As before, I started off working in Google Docs, first preparing the initial rough draft translation. While there was a few tricky spots in the stories of Volume 1, “Eighteen O’Clock Music Bath” was even more difficult, with many areas that were tricky to understand, let alone translate accurately. On my first run through I bolded all of the problem areas, then came back to those areas later and did more research as needed. I leveraged the help of several native Japanese speakers, and Yeti from Shosetsu Ninja also gave valuable feedback about some of the tougher spots. While a few places had text that was difficult because of the science-related terms used, most of the difficulty stemmed from the fact the work was from 1937, and hence there were a bunch of expressions and words that are no longer used in modern Japanese. So I had to often cross check several dictionaries and web searches, in addition to asking native speakers.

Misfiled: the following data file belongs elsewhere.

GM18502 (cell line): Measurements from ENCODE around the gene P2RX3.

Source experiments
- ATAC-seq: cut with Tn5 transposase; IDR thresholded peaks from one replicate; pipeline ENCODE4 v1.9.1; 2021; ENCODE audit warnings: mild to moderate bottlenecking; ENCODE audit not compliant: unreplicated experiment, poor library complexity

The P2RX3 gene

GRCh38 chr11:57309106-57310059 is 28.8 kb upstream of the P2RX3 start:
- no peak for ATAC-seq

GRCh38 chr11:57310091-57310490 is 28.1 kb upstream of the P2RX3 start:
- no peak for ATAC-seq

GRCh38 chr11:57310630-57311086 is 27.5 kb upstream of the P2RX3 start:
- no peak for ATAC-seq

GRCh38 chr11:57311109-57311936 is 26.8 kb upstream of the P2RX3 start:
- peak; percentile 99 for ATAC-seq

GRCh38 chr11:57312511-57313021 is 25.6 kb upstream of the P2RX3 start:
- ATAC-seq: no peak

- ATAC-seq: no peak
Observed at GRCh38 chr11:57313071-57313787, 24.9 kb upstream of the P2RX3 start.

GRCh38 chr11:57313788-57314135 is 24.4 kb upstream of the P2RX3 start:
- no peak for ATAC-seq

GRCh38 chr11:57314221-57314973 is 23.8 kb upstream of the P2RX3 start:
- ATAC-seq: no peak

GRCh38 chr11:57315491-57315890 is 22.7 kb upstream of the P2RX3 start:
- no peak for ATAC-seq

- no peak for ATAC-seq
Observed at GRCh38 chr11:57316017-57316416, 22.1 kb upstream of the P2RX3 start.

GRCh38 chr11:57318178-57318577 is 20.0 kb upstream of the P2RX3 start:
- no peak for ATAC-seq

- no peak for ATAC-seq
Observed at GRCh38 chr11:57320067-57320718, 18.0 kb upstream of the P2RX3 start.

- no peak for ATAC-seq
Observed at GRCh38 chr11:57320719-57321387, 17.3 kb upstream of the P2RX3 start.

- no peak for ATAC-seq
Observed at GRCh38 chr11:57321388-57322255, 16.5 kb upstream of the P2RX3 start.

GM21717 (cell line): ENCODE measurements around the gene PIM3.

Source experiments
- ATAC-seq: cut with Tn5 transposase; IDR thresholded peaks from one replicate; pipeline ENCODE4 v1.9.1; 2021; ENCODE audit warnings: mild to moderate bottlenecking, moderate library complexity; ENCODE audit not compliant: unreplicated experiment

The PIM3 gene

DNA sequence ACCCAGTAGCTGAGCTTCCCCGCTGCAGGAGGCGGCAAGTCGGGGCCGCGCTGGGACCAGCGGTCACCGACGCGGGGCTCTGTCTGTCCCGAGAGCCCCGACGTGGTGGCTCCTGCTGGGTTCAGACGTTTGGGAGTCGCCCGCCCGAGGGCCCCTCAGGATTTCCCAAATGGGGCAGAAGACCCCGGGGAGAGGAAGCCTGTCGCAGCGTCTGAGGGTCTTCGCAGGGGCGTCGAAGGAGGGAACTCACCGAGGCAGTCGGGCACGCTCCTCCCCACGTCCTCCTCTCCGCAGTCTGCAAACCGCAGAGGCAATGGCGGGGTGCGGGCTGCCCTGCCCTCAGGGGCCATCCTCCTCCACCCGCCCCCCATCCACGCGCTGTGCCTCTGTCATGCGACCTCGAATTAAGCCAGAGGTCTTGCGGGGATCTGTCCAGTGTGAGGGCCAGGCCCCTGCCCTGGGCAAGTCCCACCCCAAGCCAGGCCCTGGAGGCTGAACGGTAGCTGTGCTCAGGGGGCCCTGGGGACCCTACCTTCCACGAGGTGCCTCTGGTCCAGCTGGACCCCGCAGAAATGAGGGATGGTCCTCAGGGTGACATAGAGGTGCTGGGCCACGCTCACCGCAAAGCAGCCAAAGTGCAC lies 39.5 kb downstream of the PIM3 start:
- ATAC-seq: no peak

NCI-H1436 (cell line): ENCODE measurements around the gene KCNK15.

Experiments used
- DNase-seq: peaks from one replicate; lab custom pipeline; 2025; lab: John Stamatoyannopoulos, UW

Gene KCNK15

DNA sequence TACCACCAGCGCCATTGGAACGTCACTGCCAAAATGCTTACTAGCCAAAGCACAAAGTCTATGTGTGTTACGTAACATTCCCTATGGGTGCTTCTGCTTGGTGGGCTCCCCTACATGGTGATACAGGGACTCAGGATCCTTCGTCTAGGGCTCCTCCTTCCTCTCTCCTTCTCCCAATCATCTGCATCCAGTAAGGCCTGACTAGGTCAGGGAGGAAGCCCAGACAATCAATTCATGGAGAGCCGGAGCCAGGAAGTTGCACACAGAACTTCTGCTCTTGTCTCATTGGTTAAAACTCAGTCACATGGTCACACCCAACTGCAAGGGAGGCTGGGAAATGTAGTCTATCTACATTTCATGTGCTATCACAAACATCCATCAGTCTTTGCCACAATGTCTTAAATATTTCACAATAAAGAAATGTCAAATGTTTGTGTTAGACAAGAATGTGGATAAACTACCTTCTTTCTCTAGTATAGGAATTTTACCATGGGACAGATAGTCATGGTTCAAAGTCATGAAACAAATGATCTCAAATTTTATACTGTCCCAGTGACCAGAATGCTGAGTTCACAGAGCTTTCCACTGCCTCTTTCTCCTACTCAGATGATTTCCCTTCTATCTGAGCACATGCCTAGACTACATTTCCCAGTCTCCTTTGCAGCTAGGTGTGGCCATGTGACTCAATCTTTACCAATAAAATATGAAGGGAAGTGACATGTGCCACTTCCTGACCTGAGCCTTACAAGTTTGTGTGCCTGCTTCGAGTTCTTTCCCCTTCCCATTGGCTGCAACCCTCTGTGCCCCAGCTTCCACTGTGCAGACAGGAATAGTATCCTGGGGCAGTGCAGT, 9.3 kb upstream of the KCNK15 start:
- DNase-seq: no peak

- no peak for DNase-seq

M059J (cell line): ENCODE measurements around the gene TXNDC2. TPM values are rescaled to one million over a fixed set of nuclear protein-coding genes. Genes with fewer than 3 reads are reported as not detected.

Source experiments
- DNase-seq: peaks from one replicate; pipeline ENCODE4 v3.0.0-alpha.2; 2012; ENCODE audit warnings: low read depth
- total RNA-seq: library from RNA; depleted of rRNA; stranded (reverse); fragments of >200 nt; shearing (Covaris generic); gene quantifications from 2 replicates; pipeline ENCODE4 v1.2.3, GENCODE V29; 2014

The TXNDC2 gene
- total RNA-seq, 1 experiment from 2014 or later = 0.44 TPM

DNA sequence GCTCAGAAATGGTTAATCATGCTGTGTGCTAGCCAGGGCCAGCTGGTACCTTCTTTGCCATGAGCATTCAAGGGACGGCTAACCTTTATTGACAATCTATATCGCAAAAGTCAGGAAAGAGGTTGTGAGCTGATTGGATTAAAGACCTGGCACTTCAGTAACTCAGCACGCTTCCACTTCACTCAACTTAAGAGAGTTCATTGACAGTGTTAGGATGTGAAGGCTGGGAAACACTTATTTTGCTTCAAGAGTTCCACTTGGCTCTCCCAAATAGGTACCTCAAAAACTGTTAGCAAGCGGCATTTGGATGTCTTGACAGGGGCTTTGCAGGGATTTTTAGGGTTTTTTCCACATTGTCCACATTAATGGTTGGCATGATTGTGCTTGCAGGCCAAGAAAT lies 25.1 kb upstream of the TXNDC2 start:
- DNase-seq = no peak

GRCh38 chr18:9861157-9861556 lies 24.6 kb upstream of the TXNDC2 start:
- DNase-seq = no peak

Whereas Volume 1 was made of five stories, this time it was one fairly long story (technically ‘novella’ length) which made it harder to work in parallel with separate files. To try and keep things efficient, I ended up gradually transitioning the chapters one by one to a stage marking “translation check finished” by removing the original Japanese text. Sherayuki, my other proofreader on this project, would then look at these while Yeti did some more checks and I continued refining text across several iterations. It was fun to work with three people at once on one project, and there was even a few discussions where all of us chimed in.